Ross Douthat writes in his New York Times column:
By ROSS DOUTHAT
... First, Republicans faced an unexpected (though in hindsight, predictable) undertow of their own, as many conservative-leaning, working-class white voters looked at what Mitt Romney had to offer and simply stayed home.
Second, instead of declining as expected after the history-making election of 2008, African-American turnout may have actually risen again in 2012. When the Census Bureau released its turnout analysis last month, it showed blacks voting at higher rates than whites for the first time in the history of the survey.
If you believe Chief Justice John Roberts Jr.’s more overheated liberal critics, last week’s Supreme Court decision invalidating a portion of the Voting Rights Act is designed to make sure African-American turnout never hits these highs again. ...
If so, though, the Roberts Court may have actually handed the Democratic Party a political gift.
How so? Well, to begin with, voter identification laws do not belong to the same moral or legal universe as Jim Crow. Their public purpose, as a curb to fraud, is potentially legitimate rather than nakedly discriminatory, and their effects are relatively limited. As Roberts’s majority opinion noted, the voter registration gap between whites and blacks in George Wallace’s segregationist Alabama was 50 percentage points. When my colleague Nate Silver looked at studies assessing the impact of voter ID laws, he estimated that they tend to reduce turnout by around 2 percent — and that reduction crosses racial lines, rather than affecting African-Americans exclusively.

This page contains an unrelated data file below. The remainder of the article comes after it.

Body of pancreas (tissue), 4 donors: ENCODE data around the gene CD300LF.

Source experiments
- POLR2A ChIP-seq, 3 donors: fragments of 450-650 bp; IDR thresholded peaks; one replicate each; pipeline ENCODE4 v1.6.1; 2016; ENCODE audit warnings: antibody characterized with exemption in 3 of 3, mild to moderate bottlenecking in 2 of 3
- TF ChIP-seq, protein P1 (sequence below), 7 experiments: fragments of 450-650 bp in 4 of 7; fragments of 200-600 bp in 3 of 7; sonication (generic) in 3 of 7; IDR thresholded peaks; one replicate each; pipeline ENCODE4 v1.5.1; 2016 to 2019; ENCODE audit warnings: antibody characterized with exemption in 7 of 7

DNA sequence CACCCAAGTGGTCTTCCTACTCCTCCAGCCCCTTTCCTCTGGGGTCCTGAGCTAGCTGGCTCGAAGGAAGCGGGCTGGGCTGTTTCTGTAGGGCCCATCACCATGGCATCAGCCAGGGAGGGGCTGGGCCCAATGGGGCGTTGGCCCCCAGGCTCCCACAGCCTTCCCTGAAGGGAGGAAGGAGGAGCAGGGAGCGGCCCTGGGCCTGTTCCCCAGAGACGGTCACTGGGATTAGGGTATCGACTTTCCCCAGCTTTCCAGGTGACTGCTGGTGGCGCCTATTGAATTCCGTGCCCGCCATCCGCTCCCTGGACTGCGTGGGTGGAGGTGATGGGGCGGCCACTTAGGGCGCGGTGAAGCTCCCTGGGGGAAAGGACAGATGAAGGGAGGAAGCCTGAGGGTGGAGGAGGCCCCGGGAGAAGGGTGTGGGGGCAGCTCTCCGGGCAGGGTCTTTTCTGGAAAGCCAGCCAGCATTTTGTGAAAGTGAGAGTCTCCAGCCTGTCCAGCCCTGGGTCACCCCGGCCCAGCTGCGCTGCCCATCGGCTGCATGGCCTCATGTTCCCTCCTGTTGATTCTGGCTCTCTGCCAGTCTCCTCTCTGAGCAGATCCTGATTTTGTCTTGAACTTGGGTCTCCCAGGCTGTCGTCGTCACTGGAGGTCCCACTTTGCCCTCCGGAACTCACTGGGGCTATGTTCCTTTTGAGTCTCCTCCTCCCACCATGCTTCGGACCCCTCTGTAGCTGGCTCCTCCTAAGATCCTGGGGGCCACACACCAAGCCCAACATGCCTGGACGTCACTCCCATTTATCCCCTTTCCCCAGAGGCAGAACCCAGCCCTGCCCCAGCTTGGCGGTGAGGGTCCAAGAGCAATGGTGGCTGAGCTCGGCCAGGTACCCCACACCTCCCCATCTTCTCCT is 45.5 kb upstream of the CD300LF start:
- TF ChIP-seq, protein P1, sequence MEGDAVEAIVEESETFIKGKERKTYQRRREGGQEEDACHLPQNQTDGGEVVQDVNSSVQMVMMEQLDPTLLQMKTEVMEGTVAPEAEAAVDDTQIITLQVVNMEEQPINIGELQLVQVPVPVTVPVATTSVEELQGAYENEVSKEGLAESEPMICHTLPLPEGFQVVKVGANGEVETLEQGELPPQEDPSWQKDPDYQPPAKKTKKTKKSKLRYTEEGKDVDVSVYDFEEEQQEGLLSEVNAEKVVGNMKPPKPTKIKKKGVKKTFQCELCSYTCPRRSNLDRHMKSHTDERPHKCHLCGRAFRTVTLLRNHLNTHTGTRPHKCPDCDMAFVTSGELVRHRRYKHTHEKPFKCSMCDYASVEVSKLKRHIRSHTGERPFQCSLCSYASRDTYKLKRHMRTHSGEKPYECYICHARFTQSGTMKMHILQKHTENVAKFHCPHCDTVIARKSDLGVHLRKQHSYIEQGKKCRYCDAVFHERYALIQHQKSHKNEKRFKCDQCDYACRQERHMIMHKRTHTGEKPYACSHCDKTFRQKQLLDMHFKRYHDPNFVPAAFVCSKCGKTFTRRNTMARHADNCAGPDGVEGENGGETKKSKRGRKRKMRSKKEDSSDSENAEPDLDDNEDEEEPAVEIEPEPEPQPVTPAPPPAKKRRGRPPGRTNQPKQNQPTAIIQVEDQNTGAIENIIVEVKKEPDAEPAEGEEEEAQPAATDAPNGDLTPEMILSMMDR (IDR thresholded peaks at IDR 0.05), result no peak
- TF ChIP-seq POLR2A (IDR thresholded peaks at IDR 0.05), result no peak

A 2 percent dip is still enough to influence a close election. But voter ID laws don’t take effect in a vacuum: as they’re debated, passed and contested in court, they shape voter preferences and influence voter enthusiasm in ways that might well outstrip their direct influence on turnout. They inspire registration drives and education efforts; they help activists fund-raise and organize; they raise the specter of past injustices; they reinforce a narrative that their architects are indifferent or hostile to minorities.
This, I suspect, is part of the story of why African-American turnout didn’t fall off as expected between 2008 and 2012. By trying to restrict the franchise on the margins, Republican state legislators handed Democrats a powerful tool for mobilization and persuasion, and motivated voters who might otherwise have lost some of their enthusiasm after the euphoria of “Yes We Can” gave way to the reality of a stagnant, high-unemployment economy.
So a lengthy battle over voting rules and voting rights seems almost precision-designed to help the Obama-era Democratic majority endure once President Obama has left the Oval Office.
Good point, if I say so myself.
Also of interest is my June 2, 2013 VDARE article.